·   principles to guide future development within Takapuna;

·   place-shaping factors which are integral to Takapuna’s unique character;

·   three headline projects and other actions designed to showcase Takapuna’s potential for improvement; and

·   this and other opportunities to enable growth are identified in the Auckland Council Long-term Plan 2015-2025 where ‘Greater Takapuna’ (stretching to Smales Farm and North Shore Hospital) is identified as a Spatial Priority Area. Furthermore, the residential areas immediately west of the centre are defined as a ‘strategic’ Special Housing Area.

9.       Takapuna Centre incorporates three of the precincts identified in the framework which cover the commercial heart of Takapuna; the Northern Hurstmere Precinct, the Central and Beach Front Precinct, and the Central West Precinct, as shown below:.

:

 

Key content of the centre plan

10.     The centre plan sets out principles and place-shaping factors identified by the Framework.  The place-shaping factors, which will anchor any future development within the ‘sense of place’ unique to Takapuna’s beach setting, are:

·   character and landscape;

·   urban form;

·   public open space;

·   activities; amd

·   access and movement

11.     The centre plan focuses on providing more detail on the headline projects earlier proposed by the framework.  They are catalyst projects identified as having the most effect on the long term success of Takapuna’s commercial heart.  The headline projects are:

·   redevelopment of council-owned Anzac Street carpark into a quality open space and mixed-use development including replacement car parking in the heart of Takapuna;

·   upgrading the open space link between Hurstmere Green, The Strand, and Takapuna Beach to open the centre to its stunning coastal setting; and

·   progressive street upgrades beginning with Hurstmere Road to transform the centre’s public spaces.

12.     Other actions are identified to be delivered over the next 30 years.  These focus on projects that, in collaboration with Auckland Transport, council can work on to achieve quality developments on its own properties, streets, and public open space.

Progress on actions

13.     Of the 11 actions contained in the centre plan, good progress has been made on four of these, limited progress has been made on another four, and no progress has been made on three. This spread of progress in the context of a 30 year plan within two years of the plan being adopted is appropriate, especially given that six of the actions are stated to be medium to long term (i.e. within a 6 – 30 year timeframe).

 

14.     Good progress has been made in 3 of the short to medium term timeframes,  and 1 in the medium to long term timeframe.   Good progress has been made on the following actions:

·   redevelopment of the Anzac Street carpark and former Gasometer sites. Panuku Development Auckland has been working on design principles and feasibility options for these sites ahead of community engagement and subsequent release of a draft framework plan early in 2017.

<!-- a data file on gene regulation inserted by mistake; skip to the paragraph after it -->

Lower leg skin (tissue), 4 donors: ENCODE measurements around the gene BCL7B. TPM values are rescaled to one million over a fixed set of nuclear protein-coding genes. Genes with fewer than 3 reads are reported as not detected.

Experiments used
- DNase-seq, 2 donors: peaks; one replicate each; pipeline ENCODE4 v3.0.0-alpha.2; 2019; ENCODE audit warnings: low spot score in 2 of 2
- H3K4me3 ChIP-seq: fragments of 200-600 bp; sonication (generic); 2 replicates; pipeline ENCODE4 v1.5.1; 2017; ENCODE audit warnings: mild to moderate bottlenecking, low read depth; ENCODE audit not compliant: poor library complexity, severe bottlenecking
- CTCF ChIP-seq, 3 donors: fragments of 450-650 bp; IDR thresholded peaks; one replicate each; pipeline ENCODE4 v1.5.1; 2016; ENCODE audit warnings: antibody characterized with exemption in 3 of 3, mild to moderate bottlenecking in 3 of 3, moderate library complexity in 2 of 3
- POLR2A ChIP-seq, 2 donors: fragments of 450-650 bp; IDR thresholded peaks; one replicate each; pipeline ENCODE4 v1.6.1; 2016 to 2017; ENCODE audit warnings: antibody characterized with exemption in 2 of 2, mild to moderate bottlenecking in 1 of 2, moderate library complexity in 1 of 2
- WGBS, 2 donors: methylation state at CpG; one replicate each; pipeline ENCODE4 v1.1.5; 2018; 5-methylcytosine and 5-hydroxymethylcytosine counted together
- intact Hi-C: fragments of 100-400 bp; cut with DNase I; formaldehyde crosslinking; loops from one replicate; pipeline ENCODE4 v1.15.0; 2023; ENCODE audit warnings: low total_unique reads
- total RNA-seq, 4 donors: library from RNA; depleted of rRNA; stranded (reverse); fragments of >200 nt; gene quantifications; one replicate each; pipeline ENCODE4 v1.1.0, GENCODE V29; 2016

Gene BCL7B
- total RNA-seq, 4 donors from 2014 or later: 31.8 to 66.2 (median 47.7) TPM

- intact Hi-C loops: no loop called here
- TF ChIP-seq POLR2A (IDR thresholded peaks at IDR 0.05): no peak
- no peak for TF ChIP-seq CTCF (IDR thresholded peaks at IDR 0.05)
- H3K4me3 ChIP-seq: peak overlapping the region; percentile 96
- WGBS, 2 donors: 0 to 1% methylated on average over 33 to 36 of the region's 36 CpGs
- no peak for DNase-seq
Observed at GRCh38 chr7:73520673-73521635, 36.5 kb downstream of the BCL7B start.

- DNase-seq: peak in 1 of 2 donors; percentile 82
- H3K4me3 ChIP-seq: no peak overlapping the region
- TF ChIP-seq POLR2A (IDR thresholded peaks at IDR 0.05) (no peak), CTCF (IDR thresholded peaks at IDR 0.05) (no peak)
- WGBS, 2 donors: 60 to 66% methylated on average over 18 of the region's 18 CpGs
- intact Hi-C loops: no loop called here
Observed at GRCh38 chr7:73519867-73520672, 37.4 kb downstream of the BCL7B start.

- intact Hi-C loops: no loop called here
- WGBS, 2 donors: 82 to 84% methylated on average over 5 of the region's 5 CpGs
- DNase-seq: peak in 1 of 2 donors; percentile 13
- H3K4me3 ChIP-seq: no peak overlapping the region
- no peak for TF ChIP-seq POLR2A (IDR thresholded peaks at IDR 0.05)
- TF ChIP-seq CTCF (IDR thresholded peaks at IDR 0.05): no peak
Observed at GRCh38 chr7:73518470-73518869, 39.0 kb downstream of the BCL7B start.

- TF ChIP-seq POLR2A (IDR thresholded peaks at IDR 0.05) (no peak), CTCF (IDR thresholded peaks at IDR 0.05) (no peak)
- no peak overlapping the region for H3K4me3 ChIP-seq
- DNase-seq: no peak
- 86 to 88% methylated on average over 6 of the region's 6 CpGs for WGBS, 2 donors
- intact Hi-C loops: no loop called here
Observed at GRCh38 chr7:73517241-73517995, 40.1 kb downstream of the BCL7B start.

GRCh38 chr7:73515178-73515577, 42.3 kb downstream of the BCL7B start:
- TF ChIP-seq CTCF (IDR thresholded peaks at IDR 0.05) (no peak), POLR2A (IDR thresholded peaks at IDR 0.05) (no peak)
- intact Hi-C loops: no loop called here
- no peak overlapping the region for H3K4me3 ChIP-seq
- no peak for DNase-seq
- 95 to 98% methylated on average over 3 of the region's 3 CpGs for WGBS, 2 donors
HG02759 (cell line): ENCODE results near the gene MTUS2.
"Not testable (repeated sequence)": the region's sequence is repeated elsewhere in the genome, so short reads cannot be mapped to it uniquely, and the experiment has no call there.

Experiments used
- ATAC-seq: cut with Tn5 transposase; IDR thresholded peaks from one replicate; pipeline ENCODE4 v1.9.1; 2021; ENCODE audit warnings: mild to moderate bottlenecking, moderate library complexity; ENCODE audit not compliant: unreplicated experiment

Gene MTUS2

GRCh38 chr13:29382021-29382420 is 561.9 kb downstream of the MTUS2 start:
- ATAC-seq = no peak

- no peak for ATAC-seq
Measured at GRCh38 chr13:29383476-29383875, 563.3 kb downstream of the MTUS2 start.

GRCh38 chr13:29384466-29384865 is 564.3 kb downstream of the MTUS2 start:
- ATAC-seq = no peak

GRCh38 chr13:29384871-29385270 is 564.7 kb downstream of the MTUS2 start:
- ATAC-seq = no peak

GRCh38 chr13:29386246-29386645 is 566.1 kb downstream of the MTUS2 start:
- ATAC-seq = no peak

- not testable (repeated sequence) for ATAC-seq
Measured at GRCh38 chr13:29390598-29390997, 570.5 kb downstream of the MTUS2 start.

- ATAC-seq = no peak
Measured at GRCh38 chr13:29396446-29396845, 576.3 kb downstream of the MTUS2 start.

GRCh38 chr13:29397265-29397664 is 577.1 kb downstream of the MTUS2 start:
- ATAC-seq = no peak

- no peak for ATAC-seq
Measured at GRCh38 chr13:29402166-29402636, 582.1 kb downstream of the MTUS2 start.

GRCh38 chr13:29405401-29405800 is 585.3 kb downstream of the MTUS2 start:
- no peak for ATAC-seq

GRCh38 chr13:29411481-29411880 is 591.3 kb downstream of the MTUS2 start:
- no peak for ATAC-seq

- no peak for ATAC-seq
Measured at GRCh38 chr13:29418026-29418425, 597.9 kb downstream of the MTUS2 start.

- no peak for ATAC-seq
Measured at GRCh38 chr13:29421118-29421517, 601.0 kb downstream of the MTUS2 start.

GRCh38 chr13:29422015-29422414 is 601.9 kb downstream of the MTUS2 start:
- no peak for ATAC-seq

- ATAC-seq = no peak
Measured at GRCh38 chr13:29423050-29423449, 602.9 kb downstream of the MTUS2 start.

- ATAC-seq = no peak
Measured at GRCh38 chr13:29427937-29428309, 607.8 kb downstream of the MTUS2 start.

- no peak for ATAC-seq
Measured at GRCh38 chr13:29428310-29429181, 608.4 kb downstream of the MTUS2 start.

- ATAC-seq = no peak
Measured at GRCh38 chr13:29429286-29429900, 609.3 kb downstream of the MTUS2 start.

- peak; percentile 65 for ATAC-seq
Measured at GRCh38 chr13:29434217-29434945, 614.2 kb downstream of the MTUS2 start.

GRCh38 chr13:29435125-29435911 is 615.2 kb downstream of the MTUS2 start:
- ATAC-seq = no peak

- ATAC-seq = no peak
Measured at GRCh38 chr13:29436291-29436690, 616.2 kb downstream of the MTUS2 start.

·   Hurstmere Road upgrade,  which has a  $12.3million  budget split over two financial years (FY17- FY19). Stakeholder engagement and concept design underway.

·   Ongoing improvements to Takapuna Beach e.g. completion of children’s playground.

15.     The progress made on the centre plan’s short to medium term actions in the two years since this plan was adopted shows the value of this plan, and the ability to achieve outcomes with stakeholders as a result of the actions contained within it.

16.     The inclusion of actions within this centre plan aids decision-makers and implementers in shaping their own plans, policies, and funding arrangements such as local board plans, local board agreements, and Long-term Plans (LTPs). Together, this allows for progress to be made in an integrated manner toward achieving these actions.

17.     In the remainder of the centre plan, five actions are identified as medium to long term (i.e. 6 - 30 years), which would be a time starting from late 2020.  Details of the progress made on individual centre plan actions can be found in Attachment A.

Consideration

Local board views and implications

18.     This is the first monitoring report on the Takapuna Centre Plan, which was adopted in December 2014, to inform the local board on the progress that has been made to date on the actions contained within this plan. Local board staff have been part of the process of completing the monitoring spreadsheet in Attachment A.

Māori impact statement

19.     Consultation with mana whenua was undertaken on the Takapuna Strategic Framework Discussion Document and the Devonport-Takapuna Area Plan.

20.     As part of the Area Plan preparation process, hui were held in February and July 2014, which included nine mana whenua groups and mataawaka representatives on Maori aspirations for the draft Devonport-Takapuna Area Plan.  As a result of the hui, Maori outcomes were developed and integrated throughout the draft plan.  The Devonport-Takapuna Area Plan was endorsed by the local board in mid-2014.